|Methods and techniques|
Deflation gap - it is a situation in which the sum of expenses (this is about spending on goods and services produced in the country) is lower than the national income (inflows lower than outflows) at the national income ensuring full employment. If the national income at the equilibrium point (Ye) is below the full employment level (Yf), there will be an under-utilization of the production capacity in the economy, and thus unemployment will emerge due to a shortage of demand. This phenomenon is called deflationary gap.
The size of the deflation gap is shown by the section a - b, i.e. the distance between line 45 and line E at the national income providing full employment (Yf). It is also the size, c - d, i.e. the size by which the outflows exceed the inlets. If the national income is to be increased from Ye to Yf, the inflows must be increased and / or outflows reduced to eliminate the deflation gap. Note that the size of the deflation gap is less than the difference between Ye and Yf. This is another example of a multiplier. If the inflows are increased, oa - b (and thus ocd), the national income will increase by Yf - Ye. The multiplier therefore has the form:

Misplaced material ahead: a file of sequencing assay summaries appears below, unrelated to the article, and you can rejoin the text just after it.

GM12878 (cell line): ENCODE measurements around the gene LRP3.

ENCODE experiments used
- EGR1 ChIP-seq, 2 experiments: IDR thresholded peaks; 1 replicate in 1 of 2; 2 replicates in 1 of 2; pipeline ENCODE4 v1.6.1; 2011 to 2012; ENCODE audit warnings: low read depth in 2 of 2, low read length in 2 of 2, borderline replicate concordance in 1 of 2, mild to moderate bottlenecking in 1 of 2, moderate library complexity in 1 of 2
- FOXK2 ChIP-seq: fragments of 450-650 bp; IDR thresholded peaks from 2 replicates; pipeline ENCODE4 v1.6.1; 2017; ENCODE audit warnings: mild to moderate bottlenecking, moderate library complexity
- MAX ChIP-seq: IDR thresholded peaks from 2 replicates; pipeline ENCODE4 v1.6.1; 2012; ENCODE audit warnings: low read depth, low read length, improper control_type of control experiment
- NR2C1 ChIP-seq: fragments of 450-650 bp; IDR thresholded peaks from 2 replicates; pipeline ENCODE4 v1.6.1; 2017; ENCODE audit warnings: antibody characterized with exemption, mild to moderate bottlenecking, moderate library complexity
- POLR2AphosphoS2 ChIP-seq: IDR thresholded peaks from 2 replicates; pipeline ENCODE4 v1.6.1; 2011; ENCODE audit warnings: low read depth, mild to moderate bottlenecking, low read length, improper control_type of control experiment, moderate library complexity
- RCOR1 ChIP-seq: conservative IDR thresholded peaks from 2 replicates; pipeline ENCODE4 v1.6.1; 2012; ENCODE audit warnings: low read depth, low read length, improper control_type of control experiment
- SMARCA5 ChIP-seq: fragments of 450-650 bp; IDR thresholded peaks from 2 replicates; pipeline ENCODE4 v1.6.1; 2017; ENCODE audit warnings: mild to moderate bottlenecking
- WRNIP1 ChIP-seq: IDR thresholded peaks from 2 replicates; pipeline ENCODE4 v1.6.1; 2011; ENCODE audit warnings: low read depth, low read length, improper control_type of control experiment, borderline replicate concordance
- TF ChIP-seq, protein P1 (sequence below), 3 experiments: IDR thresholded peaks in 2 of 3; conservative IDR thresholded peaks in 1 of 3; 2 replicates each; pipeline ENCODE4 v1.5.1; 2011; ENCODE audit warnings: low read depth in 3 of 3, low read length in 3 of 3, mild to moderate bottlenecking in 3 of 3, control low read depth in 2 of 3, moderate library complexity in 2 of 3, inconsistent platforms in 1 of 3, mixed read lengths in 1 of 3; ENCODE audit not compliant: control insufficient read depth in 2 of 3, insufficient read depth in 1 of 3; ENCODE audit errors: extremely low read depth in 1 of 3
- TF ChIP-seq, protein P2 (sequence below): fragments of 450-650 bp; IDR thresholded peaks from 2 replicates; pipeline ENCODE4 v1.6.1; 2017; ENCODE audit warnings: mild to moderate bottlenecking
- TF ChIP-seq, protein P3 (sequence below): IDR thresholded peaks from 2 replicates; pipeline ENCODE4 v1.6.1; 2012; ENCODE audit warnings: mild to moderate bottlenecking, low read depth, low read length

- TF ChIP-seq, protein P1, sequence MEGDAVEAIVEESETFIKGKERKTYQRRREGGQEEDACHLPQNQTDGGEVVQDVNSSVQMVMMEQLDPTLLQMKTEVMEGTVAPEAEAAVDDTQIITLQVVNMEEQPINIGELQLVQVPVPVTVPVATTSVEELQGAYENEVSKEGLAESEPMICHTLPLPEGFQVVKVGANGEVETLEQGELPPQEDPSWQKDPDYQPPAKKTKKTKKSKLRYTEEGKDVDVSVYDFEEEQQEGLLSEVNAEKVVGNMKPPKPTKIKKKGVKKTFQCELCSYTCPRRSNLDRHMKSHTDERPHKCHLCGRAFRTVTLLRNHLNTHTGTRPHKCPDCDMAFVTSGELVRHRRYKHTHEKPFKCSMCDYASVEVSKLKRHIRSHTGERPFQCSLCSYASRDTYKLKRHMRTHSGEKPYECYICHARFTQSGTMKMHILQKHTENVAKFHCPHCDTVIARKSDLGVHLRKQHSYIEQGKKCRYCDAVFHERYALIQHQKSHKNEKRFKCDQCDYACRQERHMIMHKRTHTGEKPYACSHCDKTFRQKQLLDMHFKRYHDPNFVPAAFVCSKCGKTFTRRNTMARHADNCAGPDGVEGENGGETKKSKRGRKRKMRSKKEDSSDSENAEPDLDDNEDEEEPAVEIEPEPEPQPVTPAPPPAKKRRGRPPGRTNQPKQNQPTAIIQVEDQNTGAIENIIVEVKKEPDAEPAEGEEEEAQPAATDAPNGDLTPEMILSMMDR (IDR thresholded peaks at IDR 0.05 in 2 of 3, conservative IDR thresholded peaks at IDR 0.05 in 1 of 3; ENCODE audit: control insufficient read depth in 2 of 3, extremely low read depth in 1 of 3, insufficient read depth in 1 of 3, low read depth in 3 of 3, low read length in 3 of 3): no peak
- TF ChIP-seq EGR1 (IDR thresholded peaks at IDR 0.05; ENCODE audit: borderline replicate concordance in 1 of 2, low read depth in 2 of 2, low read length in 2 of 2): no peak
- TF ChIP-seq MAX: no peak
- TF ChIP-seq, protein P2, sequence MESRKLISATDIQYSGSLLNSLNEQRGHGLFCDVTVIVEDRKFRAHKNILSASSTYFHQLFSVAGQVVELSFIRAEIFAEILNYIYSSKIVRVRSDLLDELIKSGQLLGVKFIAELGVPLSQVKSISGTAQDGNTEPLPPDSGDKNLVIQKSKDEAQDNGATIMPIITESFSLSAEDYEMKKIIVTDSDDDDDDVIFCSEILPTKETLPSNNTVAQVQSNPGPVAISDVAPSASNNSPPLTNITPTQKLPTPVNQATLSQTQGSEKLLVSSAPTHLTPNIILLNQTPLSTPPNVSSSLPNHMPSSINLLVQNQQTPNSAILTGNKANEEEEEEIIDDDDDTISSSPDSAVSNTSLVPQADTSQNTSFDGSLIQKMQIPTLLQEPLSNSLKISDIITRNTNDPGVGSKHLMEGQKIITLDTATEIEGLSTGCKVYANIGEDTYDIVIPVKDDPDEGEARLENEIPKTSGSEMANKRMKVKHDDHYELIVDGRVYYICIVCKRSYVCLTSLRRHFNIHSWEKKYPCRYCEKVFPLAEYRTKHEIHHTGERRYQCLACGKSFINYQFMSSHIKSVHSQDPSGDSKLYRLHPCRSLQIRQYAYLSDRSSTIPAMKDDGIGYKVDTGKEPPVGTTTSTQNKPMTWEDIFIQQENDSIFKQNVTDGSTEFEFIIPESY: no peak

What is deflation?
Deflation is the general decline in prices for goods and services occurring when the inflation rate falls below 0%. Deflation happens naturally when the money supply of an economy is fixed. In times of deflation, the purchasing power of currency and wages are higher than they otherwise would have been. This is distinct from but similar to price deflation, which is a general decrease in the price level.
- Nishizaki, K., Sekine, T., & Ueno, Y. (2014). Chronic Deflation in Japan. Asian Economic Policy Review, 9(1), 20-39.
- Kaufmann, D. (2017). Is Deflation Costly After All? The Perils of Erroneous Historical Classifications (No. 17-09). IRENE Institute of Economic Research.
- Kaufmann, D. (2016). Is Deflation Costly After All? Evidence from Noisy Historical Data. KOF Working Papers, 421.